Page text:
Karen Bell, Professor of Anthropology and Director of the Summer in Peru Program, Austin Community College
Peruvian Coastal Archaeology
Dr. Bell showed slides of archeological sites of coastal Peru (non Inka) and her introduction to Peruvian coastal archaeology during the summer of 2008. She also made a short presentation about the ACC study abroad program in Peru.
Ron Ralph, Cave Archeologist and retired TPWD Archeologist
There is a brilliant, vibrant rock art style in Mexico straddling the boarder of Coahuila and Nuevo Leon. Chiquihuitillos pictographs are characterized by red and orange angular geometric designs placed in fine-lined rectilinear, subrectangular, oval or multi-sided box outlines. The nested zigzags, pendant triangles, saw-toothed lines and spoked or rayed circles are known from nine locales in the Sierra Madre Oriental between Monterrey and Monclova. Found usually in shallow overhangs and rock shelters, this distinct polychrome motif appear to be ritually placed and may date to 2000 or more years ago. Below the pictographs at the base of the talus slope are fallen sandstone blocks with older petroglyphs. The pecked patterns are usually concentric circles, lines and overlapping diamond patterns. A few stone artifacts may occasionally be found amongst the boulders.
Leslie Bush, Macrobotanical Analysis, Manchaca, Tx
Assessing Seasonality through Archeological Plant Remains
Using carbonized remains of food plants to determine at what season a feature or site was used can be difficult. Beyond the taphonomic issues that are usual in archeology, many plants can be easily dried and stored, resulting in a potential lag of several months between the time of plant harvest and the time of plant consumption. This can be a significant problem in assessing the season of plant consumption by sedentary people. Among mobile groups, timing of consumption of short-season fruits can be relatively straightforward, but even mobile peoples preserved some fruits and nuts for later consumption. Resources such as bulbs and tubers are available more or less year-round, although they may be more palatable at some times than others. Unlike food plants, burs presumably came to archeological sites unintentionally, clinging to human clothing or the fur of prey animals. Because their presence reflects the immediate disposal of nuisance plants, burs can be extremely useful indicators of seasonality. Results of a four-year study of specimens collected in southern Indiana show which burs can be expected at which seasons. Implications for Texas and possibilities for future research are also discussed.
Members' Slide Show
The 2009 Texas Archeological Society Field School
The 2009 TAS Field School took place June 13-20 in the Panhandle near Perryton, Texas. Archeological excavations and survey took place at several sites, including the large, ceramic period village of Chill Hill (41RB132) and Evans' 1868 military supply depot (41RB111). Excavators uncovered housefloors, hearths, midden, and at least one bison processing area (at the Eastview site). Chipped stone tools and debitage were common. Pottery and obsidian were less common but not rare. Two pipes were found at Chill Hill, one ceramic and one ground from red stone. Metal detecting crews recovered at least one metal arrow point and many, many other objects. For those camping at Wolf Creek/Lake Fryer, the weather provided additional thrills. TCAS members who survived the hail and wind (or wisely stayed in Perryton hotels) showed their photos at the July meeting.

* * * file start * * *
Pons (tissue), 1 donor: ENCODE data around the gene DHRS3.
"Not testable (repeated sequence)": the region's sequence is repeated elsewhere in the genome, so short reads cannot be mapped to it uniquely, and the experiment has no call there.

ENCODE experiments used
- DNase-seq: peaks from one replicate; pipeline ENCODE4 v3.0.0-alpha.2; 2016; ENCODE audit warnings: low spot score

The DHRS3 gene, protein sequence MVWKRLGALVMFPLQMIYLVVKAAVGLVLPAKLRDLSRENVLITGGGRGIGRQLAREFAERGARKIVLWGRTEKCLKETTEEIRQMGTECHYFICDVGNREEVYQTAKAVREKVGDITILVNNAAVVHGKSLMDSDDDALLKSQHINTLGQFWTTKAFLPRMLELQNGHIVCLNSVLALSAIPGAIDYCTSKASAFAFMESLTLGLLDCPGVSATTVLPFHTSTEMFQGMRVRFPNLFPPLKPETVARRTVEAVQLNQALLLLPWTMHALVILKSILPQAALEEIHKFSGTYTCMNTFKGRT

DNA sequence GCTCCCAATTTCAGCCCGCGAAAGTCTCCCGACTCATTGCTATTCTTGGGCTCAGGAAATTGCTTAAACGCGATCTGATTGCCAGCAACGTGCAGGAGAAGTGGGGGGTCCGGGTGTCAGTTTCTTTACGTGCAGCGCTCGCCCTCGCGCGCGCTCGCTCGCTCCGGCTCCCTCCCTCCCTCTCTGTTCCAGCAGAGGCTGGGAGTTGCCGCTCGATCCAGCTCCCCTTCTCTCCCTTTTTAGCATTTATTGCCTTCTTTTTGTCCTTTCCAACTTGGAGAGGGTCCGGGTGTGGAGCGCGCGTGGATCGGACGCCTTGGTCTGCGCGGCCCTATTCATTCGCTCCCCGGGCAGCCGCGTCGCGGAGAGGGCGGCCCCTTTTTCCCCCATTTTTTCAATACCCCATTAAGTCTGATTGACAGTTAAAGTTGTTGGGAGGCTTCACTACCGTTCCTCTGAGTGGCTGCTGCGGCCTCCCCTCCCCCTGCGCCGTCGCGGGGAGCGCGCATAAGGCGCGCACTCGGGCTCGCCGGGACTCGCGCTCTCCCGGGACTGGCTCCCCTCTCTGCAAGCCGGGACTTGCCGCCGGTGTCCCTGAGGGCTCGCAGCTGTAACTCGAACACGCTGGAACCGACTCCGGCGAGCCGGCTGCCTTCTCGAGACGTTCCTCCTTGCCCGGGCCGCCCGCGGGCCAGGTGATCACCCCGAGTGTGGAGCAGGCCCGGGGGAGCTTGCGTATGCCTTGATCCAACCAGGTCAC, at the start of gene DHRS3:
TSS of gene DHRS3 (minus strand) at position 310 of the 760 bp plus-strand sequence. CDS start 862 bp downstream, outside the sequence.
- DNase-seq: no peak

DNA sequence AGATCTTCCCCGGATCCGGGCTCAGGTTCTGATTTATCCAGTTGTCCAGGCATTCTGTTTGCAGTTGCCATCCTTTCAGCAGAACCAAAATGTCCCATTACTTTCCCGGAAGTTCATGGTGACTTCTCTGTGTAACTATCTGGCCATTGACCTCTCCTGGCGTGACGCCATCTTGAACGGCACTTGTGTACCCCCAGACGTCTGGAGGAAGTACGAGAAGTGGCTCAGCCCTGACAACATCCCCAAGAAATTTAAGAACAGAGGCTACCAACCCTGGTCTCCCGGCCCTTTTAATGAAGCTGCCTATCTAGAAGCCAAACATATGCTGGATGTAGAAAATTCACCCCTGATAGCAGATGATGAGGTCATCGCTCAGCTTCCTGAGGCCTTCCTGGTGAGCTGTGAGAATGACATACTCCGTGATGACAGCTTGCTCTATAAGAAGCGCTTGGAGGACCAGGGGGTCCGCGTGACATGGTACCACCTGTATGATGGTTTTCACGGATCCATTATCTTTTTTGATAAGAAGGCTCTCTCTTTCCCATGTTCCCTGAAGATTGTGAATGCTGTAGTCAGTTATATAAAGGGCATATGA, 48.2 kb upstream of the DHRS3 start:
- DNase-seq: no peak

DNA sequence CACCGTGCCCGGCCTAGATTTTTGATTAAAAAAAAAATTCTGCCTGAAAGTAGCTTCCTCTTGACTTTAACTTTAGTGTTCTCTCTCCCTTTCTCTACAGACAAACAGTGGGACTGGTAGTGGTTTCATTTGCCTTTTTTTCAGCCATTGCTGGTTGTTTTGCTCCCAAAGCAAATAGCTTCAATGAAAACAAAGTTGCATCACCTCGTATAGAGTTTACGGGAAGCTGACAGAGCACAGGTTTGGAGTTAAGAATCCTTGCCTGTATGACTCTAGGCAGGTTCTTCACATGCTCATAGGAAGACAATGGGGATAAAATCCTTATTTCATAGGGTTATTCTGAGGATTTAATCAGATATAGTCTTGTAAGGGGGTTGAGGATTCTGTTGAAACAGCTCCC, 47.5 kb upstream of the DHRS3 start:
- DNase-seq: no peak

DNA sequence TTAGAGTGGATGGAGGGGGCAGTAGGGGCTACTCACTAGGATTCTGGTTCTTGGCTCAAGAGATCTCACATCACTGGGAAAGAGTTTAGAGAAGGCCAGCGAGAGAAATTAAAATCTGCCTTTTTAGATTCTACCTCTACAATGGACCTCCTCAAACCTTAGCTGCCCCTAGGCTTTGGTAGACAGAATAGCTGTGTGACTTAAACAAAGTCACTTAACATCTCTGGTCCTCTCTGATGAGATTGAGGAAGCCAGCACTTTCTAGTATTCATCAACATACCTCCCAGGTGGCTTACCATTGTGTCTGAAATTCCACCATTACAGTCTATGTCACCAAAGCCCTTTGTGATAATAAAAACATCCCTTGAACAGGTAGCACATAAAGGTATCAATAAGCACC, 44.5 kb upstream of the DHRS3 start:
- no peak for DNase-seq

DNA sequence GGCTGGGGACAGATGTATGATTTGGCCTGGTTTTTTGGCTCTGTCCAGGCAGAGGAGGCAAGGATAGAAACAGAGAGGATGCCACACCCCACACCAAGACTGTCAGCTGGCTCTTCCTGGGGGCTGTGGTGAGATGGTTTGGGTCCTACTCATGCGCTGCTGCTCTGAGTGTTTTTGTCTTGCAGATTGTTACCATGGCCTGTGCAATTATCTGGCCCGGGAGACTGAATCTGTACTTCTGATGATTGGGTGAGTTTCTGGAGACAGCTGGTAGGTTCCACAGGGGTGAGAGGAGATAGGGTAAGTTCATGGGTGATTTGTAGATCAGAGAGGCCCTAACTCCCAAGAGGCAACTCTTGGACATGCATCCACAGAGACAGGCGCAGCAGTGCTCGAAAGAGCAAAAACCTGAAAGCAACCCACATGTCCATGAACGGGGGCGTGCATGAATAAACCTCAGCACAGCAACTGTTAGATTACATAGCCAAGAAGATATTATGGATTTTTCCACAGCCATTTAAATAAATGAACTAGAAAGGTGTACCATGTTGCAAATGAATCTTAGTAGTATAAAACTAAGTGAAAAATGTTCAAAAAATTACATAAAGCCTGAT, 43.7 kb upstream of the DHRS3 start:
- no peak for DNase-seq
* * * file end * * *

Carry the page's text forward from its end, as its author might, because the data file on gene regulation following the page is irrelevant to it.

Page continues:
Nick Trierweiler, Director of Cultural Resources, Ecological Communications Corporation
The Zilker Park Dig (41TR1364)
In December 2008, EComm was awarded a contract by the City of Austin to conduct archeological data recovery at the Vara Daniels Site (41TV1364) in Zilker Park. Earlier testing showed that the site has deeply buried archeological deposits that date to the earliest period in Texas' prehistory & the Paleoindian period of about 10,000 years ago. These very early deposits are rare and of considerable significance. Although the entire site covers nearly 60 acres between Barton Creek and the Colorado River, only a very small portion will be excavated. Under the direction of EComm's Principal Investigator Dr. Nick Trierweiler, the excavation will focus on the deposits under the Zilker rugby fields. Within a pit braced by steel shoring, EComm's archeologists will dig more than 16 feet down below the modern ground surface. Because the site is expected to generate high public interest, the site will be open for public viewing five days per week, and live video will feed to the City's website. In addition, EComm archeologists will give tours of the site to schools and youth groups and the public will be invited to help screen for artifacts on weekends. The excavations will take place during April and May. Archeology is always a "discovery science" and there is no telling what may be found deeply buried. However, EComm is confident that the dig will be an unparalleled opportunity to reach out to the Austin public, to involve them in helping to preserve Texas's past, and to educate Austin young people about archeology and the importance of historic preservation.
Nick Morgan, Texas Historical Commission Archeological Steward
Excavations at Joyful Horse (41BP691)
Priliminary Findings at the Joyful Horse Site, 41 BP691 . . . . After a little more than two and half years of excavations at the Joyful Horse Site in central Bastrop County, a nice chronology is becoming evident. So far, artifacts ranging from the mid archaic to the late prehistoric are presenting evidence that the site was occupied over a period of time that extends well back into the archaic, though just how far back is yet unknown. Two of four excavation blocks have been completed, and lab work/analysis has begun. These blocks yielded evidence of occupation during the late prehistoric, Toyah and Austin phases. Perdiz and Scallorn points, ceramic sherds, bison processing tools, features, and faunal remains have been recovered and promise to increase our understanding of these cultural manifestations. Ongoing excavations of block "D" have yielded Ensor and Marshall points, sparse faunal material, ceramic sherds, and evidence of at least one intact feature.